A few months ago, the historian Walter Russell Mead got a text message out of the blue from an unknown number. It turned out to be White House chief strategist Steve Bannon. Bannon, not yet banished from Trump’s inner circle, had a surprising story to tell the wonky scholar of American foreign policy: Mead, he said, was the reason President Andrew Jackson’s portrait now occupied a controversial place of honor in Donald Trump’s Oval Office.

https://www.politico.com/magazine/st...d-trump-216493
Good links and the first one especially was enlightening. Some words about Andrew's inauguration

WHISKY IN THE WHITE HOUSE

'The most roaring, rollicking, game-cocking, horse-racing, card-playing, mischievous fellow that ever lived
Contemporary view of Andrew Jackson.

There never was a day like it, before or since, in the history of the White House. Scots-Irish frontiersmen, and a good many who were not, crowded the new presidential mansion. They drank all the liquor, ate all the food scratched the elegant furniture with their spurs, quarrelled, were sick on the lawn and stole the silver. On 4 March 1829 Andrew Jackson, the Carrickfergus weaver's son, was inaugurated as seventh President of the United States, and the grip of the old colonial oligarchies on the chief office of the Republic was broken for ever. There was every reason why the ordinary Americans- farmers, cattle drovers, tradesmen and tavern lawyers - who in the first wave of American populist politics had elected Jackson, should rejoice. For them this was a victory of the South and West over the aristocratic East, of democracy over wealth and privilege. The rich and the privileged saw the event rather differently; this was the beginning of ' the reign of King Mob '. The inauguration celebration only confirmed that view.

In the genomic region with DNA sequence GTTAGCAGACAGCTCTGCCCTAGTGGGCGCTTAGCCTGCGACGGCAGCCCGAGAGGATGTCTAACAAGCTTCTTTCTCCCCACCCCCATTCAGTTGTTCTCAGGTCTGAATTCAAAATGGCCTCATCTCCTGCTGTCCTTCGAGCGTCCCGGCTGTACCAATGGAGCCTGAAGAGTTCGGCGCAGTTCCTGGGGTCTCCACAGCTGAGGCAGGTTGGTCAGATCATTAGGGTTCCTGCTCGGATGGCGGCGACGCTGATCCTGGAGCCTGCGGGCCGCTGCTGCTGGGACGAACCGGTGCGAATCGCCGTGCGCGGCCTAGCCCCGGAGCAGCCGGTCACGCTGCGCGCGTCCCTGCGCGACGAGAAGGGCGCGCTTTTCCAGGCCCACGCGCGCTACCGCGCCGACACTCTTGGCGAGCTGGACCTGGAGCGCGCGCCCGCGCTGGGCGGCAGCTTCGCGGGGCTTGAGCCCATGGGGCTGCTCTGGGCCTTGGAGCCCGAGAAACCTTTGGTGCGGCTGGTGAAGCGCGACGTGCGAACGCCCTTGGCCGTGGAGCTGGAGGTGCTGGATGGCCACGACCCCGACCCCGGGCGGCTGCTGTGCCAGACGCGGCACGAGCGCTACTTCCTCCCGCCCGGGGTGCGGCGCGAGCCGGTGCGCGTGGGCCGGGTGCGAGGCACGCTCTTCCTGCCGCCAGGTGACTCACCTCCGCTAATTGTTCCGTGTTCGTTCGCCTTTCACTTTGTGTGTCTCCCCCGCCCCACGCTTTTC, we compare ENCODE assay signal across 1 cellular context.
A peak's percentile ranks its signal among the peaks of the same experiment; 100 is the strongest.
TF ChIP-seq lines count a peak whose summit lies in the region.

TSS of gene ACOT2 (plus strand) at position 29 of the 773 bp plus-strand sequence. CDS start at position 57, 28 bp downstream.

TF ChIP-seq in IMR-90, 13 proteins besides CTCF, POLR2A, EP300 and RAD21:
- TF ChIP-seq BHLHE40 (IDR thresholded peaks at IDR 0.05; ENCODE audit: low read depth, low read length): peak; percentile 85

The Scots-Irish patriots divided into conservative and radical, according to where their personal interests lay. Successful people like Thomas McKean, George Read and the Ballymena-born James McHenry, who was War Secretary in Washington's cabinet, were Federalists, but the majority of Scots-Irish, led by James Smith and John Armstrong, supported the Democratic-Republican Party.

Many of them. like the west Pennsylvanian radicals William Findley and John Smillie, were deeply suspicious of the Federalist Constitution of 1787, with its tendency to concentrate power at the centre. This sort of suspicion lies deep in the Scots-Irish nature. from recalcitrant clerics like Robert Blair in the seventeenth century, defying episcopal power vested in Armagh or Canterbury, to independent-minded twentieth-century Unionists resenting dictation from Downing Street.

Anti-British feeling played no small part in the Scots-Irish for the Democratic-Republicans. When the treaty with Britain negotiated by the conservative John Jay in 1794 was labelled ' pro-British ' there were violent demonstrations in Philadelphia: ' Kick this damned treaty to hell ', said the militant Ulster emigre' Blair McClenachan.

Though he was not a great political theorist, like his one-time friend and later opponent John C.Calhoun, Jackson brought about a bigger change in American politics than any other individual. He was the most positive personality ever to hold presidential office. Rugged and self-opinionated, no one made executive decisions but ' Old Hickory '. It was inevitable that he should become a folk hero, but the romantic framework that legend built round him obscures the sharp outline of the hard achiever. If Americans in the doldrums of late twentieth-century presidencies should wish to recall, like King Arthur to a modern Camelot, some past 'Chief', it is not Kennedy or Lincoln or even Washington but Andrew Jackson to whom they should look.

Unlike most great political figures, his private life was genuinely colourful. He was brought up in the Waxhaws when life there was at its most rumbustious. His father's funeral took place during a heavy snowstorm and the drunken mourners lost the body on the way to the churchyard.
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Old 02-23-2018, 08:38 PM